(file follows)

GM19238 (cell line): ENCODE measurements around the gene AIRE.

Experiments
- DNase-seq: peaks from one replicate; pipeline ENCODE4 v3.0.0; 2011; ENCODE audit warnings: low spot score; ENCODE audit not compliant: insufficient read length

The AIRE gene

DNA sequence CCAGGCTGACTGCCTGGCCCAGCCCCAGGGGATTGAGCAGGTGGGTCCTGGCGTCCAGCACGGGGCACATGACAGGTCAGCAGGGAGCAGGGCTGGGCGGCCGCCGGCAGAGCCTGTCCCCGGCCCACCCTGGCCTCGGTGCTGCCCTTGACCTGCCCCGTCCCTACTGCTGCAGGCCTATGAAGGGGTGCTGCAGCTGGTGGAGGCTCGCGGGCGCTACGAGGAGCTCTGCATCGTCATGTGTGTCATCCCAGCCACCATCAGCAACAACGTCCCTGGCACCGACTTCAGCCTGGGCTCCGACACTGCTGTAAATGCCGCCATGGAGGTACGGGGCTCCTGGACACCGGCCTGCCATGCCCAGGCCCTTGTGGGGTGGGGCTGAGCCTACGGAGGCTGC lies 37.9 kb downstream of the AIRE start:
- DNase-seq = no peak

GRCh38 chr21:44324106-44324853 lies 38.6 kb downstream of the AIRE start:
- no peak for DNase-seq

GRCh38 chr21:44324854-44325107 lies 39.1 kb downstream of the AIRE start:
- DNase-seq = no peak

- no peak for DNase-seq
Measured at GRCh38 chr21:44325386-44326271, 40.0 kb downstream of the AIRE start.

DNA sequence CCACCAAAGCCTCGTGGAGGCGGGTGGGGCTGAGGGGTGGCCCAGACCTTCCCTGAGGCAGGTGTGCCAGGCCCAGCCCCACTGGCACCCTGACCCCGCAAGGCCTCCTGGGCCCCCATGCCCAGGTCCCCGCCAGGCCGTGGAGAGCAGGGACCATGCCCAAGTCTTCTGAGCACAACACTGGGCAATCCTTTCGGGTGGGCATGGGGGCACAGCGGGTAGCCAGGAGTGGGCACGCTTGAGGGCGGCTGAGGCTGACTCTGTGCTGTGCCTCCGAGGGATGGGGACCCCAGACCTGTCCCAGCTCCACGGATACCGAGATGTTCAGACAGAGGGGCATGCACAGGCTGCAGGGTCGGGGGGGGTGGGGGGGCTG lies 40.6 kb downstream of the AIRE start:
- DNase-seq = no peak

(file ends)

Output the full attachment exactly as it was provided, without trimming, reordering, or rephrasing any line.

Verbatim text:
GM19238 (cell line): ENCODE measurements around the gene AIRE.

Experiments
- DNase-seq: peaks from one replicate; pipeline ENCODE4 v3.0.0; 2011; ENCODE audit warnings: low spot score; ENCODE audit not compliant: insufficient read length

The AIRE gene

DNA sequence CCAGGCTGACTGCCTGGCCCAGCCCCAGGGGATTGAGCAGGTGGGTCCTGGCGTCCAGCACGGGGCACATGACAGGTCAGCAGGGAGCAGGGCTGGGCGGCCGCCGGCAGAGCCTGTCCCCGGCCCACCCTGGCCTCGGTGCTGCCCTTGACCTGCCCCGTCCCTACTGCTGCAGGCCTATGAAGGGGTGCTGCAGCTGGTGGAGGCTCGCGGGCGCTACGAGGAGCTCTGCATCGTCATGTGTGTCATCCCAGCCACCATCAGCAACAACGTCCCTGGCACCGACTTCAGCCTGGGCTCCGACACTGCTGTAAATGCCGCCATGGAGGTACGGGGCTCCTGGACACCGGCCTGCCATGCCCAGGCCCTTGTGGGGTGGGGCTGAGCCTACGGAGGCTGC lies 37.9 kb downstream of the AIRE start:
- DNase-seq = no peak

GRCh38 chr21:44324106-44324853 lies 38.6 kb downstream of the AIRE start:
- no peak for DNase-seq

GRCh38 chr21:44324854-44325107 lies 39.1 kb downstream of the AIRE start:
- DNase-seq = no peak

- no peak for DNase-seq
Measured at GRCh38 chr21:44325386-44326271, 40.0 kb downstream of the AIRE start.

DNA sequence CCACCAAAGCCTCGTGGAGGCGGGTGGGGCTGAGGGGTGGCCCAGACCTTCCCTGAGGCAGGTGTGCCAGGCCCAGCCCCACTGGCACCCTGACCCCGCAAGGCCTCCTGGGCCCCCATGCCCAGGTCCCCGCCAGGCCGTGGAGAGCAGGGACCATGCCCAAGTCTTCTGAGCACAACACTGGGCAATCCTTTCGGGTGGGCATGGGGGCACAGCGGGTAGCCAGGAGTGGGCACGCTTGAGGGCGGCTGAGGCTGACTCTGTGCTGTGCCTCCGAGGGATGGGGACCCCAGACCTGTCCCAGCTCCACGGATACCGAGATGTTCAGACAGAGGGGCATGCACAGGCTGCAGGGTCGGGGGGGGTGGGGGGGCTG lies 40.6 kb downstream of the AIRE start:
- DNase-seq = no peak